Fitch Ratings has affirmed the UAE Federal Government’s Long-Term Foreign Currency Issuer Default Rating at ‘AA’ – with a stable outlook, making it among the highest ratings in the region.
His Highness Sheikh Mohammed Bin Rashid Al Maktoum, Vice President and Prime Minister of the UAE and Ruler of Dubai, took to Twitter to proudly announce the achievement.
“According to Fitch Ratings, the UAE Federal government has achieved rating at ‘AA’- with a stable outlook, becoming among the highest in the region. Our rational fiscal and monetary policies are key to the financial stability in the country. My thanks to all work teams in the Federal government for this achievement,” Sheikh Mohammed tweeted.
“The credit rating reflects the UAE’s moderate consolidated public debt level, strong net external asset position and high GDP per capita. It also reflects the likelihood of support from Abu Dhabi in the event of need,” the rating agency said in a report.
Fitch evaluates the creditworthiness of the UAE federal government, based on the consolidated fiscal and external position of all the Emirates.
The UAE federal government is currently required by law to balance its budget and has a track record of doing so. It has no debt of its own but plans to start issuing debt soon, mainly for the purpose of building a yield curve and developing domestic financial markets.
The federal government is liable for a very small amount of debt, 0.7 per cent of 2020 GDP, on-lent from the central bank to a government related entity (GRE) of an Emirate during the global financial crisis (GFC), but the debt is serviced directly by the GRE.
The COVID-19 pandemic and the oil price shock it triggered, means Fitch forecasts a consolidated budget deficit of 3.8 per cent of GDP in 2020 from a surplus of 3.8 per cent in 2019. Financing needs (fiscal balance excluding estimated Abu Dhabi Investment Authority (ADIA) investment income) will reach 6.3 per cent of GDP in 2020, before progressively narrowing to 2.2 per cent by 2022, from a surplus of 1.3 per cent in 2019.
“Our fiscal numbers include in revenue estimated investment income of ADIA, which has estimated foreign assets of $579 billion (164 per cent of GDP) at end-2019, but treat the estimated cash transfers from ADIA (which the government includes in dividend revenue) as financing items,” Fitch said in a note.
The rating agency forecast consolidated UAE government debt at 34 per cent of GDP in 2020, below the ‘AA’ category median of 39 per cent. It will rise to about 45 per cent of GDP by 2022, driven the Emirates’ deficits and the federal government debt issuances.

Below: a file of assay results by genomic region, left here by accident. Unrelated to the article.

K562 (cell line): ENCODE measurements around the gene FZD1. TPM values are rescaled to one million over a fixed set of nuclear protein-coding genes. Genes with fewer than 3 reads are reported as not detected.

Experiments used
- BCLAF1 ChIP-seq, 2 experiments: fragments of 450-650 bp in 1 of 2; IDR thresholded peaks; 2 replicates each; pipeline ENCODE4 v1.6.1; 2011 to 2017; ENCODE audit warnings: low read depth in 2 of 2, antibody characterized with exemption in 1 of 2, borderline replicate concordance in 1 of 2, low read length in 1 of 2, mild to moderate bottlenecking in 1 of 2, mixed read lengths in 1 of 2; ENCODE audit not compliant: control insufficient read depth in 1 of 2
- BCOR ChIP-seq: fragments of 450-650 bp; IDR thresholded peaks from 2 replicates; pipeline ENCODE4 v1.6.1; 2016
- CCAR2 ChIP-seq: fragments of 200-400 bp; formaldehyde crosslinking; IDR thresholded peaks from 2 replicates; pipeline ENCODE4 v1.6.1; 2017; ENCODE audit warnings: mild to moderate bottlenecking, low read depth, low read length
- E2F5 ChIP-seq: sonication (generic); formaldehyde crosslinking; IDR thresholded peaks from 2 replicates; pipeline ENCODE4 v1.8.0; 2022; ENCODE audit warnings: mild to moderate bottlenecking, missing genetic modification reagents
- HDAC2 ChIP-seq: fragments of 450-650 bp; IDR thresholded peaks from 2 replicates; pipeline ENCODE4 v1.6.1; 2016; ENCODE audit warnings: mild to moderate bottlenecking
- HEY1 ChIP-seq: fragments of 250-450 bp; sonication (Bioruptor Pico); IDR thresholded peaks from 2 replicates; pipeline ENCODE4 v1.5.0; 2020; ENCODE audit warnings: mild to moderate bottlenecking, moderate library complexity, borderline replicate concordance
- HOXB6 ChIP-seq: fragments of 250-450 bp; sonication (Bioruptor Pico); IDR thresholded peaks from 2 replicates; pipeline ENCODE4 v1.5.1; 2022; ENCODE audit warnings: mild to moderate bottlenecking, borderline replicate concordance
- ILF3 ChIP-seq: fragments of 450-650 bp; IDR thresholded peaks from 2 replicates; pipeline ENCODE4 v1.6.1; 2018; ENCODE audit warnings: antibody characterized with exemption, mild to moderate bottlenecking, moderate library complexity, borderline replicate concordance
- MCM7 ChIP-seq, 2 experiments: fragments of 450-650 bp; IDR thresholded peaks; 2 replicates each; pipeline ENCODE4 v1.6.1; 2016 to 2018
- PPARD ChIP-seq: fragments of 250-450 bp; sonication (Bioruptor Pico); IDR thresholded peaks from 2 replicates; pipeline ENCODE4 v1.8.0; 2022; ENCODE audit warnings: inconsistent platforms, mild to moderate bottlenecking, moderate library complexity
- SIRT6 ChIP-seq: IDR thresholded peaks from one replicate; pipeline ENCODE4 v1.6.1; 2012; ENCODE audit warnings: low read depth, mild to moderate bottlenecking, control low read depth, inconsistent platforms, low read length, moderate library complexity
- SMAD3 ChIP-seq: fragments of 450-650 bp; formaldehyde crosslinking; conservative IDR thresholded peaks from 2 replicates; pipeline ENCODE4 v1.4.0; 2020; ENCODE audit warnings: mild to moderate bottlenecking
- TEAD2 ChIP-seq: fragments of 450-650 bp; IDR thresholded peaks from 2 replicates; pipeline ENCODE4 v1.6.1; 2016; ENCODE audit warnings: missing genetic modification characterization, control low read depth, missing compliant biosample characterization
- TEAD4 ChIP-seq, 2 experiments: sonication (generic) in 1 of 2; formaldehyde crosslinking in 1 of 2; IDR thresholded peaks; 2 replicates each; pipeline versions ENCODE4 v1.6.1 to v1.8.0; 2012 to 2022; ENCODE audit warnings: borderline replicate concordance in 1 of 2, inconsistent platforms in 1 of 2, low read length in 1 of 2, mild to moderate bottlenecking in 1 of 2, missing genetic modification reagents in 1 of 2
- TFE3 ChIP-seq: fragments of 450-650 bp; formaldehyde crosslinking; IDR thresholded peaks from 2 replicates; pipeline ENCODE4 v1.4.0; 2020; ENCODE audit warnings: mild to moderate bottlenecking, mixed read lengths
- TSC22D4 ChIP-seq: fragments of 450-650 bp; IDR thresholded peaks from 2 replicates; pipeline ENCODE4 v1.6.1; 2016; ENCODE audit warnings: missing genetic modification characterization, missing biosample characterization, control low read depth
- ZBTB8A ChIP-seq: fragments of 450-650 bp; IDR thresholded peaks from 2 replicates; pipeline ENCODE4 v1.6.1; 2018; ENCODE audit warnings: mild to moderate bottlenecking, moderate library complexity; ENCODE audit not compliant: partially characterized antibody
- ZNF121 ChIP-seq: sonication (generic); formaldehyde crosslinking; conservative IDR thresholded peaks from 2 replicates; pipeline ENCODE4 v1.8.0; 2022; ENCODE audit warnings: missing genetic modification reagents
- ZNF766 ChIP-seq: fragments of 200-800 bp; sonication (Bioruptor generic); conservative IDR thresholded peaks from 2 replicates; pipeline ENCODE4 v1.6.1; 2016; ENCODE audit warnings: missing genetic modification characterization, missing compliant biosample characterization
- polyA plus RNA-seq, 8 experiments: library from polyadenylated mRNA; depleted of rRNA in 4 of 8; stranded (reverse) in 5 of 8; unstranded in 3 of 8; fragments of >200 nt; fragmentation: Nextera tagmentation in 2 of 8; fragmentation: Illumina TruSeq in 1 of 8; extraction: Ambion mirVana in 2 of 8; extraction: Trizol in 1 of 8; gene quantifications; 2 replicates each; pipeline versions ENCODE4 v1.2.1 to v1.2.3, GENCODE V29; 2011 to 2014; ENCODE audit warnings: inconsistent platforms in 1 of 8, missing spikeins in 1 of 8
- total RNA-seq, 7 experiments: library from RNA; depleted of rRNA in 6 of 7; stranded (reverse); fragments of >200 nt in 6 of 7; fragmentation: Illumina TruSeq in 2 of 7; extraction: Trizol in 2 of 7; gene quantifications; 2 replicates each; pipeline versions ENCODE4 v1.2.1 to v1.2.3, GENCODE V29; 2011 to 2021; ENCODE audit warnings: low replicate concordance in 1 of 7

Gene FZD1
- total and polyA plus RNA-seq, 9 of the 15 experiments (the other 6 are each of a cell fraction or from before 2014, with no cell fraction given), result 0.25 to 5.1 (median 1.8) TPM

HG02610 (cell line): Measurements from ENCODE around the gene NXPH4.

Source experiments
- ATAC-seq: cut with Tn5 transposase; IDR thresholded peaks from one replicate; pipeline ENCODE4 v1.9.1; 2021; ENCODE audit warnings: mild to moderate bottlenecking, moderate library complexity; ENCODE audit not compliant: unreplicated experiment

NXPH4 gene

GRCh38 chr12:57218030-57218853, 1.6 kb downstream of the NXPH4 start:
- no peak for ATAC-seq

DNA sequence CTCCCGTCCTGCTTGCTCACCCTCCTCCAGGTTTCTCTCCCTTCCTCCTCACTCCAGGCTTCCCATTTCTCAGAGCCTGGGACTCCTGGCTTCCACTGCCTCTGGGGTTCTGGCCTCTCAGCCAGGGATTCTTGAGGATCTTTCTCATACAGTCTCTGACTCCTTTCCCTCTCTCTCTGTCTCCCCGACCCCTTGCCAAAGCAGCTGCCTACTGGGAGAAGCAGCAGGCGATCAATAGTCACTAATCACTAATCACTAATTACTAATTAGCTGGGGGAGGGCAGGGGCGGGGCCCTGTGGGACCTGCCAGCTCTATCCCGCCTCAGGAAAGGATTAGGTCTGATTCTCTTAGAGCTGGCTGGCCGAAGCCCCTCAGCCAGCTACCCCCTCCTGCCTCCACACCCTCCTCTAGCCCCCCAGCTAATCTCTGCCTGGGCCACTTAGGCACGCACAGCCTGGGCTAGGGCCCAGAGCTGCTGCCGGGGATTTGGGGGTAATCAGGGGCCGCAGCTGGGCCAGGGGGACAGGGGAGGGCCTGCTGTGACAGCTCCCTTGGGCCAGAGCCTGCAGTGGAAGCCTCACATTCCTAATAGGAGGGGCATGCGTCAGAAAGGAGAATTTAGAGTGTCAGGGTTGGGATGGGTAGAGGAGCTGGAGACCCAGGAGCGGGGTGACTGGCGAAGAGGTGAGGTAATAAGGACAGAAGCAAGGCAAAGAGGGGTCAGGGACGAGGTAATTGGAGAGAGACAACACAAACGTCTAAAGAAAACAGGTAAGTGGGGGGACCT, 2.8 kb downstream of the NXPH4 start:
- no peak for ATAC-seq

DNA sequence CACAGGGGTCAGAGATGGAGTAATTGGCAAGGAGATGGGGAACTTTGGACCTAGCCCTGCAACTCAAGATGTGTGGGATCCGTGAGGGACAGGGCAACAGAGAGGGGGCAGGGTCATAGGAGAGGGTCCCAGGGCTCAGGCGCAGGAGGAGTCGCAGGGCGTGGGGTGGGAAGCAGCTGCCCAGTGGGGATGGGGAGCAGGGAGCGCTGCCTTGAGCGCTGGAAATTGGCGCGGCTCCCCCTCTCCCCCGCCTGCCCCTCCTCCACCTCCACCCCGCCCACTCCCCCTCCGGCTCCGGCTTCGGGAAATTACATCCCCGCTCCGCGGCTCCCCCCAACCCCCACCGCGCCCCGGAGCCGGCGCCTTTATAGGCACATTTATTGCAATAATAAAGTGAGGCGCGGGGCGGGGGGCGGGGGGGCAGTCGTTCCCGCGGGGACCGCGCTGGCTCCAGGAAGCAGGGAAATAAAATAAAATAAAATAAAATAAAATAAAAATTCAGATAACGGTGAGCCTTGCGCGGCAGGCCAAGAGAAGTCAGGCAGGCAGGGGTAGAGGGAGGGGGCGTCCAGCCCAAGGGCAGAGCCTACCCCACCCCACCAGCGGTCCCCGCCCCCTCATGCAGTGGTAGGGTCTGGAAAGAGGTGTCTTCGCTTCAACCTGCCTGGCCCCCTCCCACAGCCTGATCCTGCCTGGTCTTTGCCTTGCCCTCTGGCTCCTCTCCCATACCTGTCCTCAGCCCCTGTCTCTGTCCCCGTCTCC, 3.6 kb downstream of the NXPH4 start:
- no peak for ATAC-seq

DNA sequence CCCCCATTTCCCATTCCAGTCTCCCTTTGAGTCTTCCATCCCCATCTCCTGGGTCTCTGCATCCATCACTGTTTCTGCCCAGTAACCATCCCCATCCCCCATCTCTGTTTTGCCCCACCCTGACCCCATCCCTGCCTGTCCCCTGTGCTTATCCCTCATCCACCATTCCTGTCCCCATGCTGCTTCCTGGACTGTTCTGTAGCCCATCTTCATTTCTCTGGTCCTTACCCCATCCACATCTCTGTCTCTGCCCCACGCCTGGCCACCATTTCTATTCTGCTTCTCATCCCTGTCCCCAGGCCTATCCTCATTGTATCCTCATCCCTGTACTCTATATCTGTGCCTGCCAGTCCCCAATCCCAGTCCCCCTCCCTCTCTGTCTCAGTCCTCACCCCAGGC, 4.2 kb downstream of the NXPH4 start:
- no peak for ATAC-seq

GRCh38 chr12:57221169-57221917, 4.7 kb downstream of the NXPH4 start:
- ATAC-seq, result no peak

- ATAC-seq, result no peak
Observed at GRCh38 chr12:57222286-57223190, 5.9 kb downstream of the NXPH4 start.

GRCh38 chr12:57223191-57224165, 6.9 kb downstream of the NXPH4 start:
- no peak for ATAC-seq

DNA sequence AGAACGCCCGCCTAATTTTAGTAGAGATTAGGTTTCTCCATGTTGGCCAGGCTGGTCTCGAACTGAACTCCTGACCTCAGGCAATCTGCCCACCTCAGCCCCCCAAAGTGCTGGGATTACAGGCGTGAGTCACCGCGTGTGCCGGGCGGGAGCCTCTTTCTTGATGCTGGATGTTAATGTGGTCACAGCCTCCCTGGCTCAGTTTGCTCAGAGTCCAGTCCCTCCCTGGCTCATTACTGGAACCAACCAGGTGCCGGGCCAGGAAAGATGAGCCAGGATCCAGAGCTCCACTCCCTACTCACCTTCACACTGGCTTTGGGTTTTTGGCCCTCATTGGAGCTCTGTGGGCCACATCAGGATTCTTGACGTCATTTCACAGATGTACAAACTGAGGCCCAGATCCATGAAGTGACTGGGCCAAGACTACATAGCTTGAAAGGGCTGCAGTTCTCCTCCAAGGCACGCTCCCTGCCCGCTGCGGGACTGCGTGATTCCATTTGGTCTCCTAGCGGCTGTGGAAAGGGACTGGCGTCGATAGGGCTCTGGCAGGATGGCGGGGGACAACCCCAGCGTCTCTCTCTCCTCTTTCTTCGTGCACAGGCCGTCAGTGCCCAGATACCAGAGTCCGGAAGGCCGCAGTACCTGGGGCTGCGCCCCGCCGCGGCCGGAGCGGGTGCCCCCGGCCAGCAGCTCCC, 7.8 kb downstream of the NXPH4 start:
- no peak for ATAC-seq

Individual Emirates present varied debt profiles, with the Emirate of Dubai standing out with debt close to 80 per cent of Dubai’s GDP in 2020, according to Fitch’s forecast (based on data provided in Dubai’s latest bond prospectus and adding the debt owed to Emirates NBD, in line with IMF practices).
“We expect debt to continue to rise over the next two years, mostly in Abu Dhabi and to a lower degree Dubai, due to low oil prices, a subdued non-oil growth outlook and a preference for debt over asset drawdowns in Abu Dhabi,’ Fitch said.
Fitch views the UAE as characterised by a high degree of leverage in its economy. “We estimate overall potential contingent liabilities from GREs at about 80 per cent of UAE 2020 GDP and gross non-bank external debt stands at over 62 per cent of GDP. UAE banking system assets are around 250 per cent of UAE 2020 forecast GDP.
“Fitch’s weighted average viability rating for UAE banks is ‘bbb’. Banks’ Standalone Credit Profiles are likely to weaken in 2020 as a result of the coronavirus crisis and lower oil prices that exacerbated an already challenging operating environment,” the rating agency said.
Fitch estimates that the federal government has limited exposure to individual emirates’ direct or contingent liabilities and these would be unlikely to migrate to the federal government’s balance sheet.
The UAE’s financial framework has strengthened since the GFC when the federal government received loans from the central bank that were then on-lent to the banking sector. These loans have been repaid and the central bank law of 2018 now allows the central bank to directly lend to banks, which was not the case during the GFC. Other central bank loans transited through the federal government with only 0.7% of 2020 GDP remaining.
Net foreign assets
According to Fitch, the UAE’s fiscal and external balance sheets benefit from Abu Dhabi’s large sovereign net foreign assets. “The central bank’s international reserves are forecast to stand at three months of current account outlays in 2020, in line with the ‘AA’ median, and we consider that Abu Dhabi’s external assets would constitute a backstop if needed,” Fitch said.
Strong federal finances
The federal government’s budget is small at about 5 per cent of GDP and its remit is centered around the provision of essential public services such as infrastructure, health, education and police. It is also nominally responsible for the military but most of those duties are delegated to Abu Dhabi.
Fitch forecasts overall GDP to contract by 6.8 per cent in 2020 with a 6.4 per cent reduction of non-oil GDP. Growth will remain modest in 2021, at 1.7 per cent due to constraints from OPEC commitments on oil production and a limited rebound of non-oil growth to 2.9 per cent in 2021. Continued rationalisation of public spending, consolidation of the financial sector and global travel restrictions will continue to weigh on growth, despite some potential uplift from Dubai Expo in 2021.
Adverse real estate market dynamics, compounded by the pandemic, will continue to drag on growth, following years of oversupply, which resulted in a prolonged drop in prices. Fitch expects GDP growth to reach 3.9 per cent in 2022, it will largely driven by higher levels of hydrocarbon production.
Source: Gulf News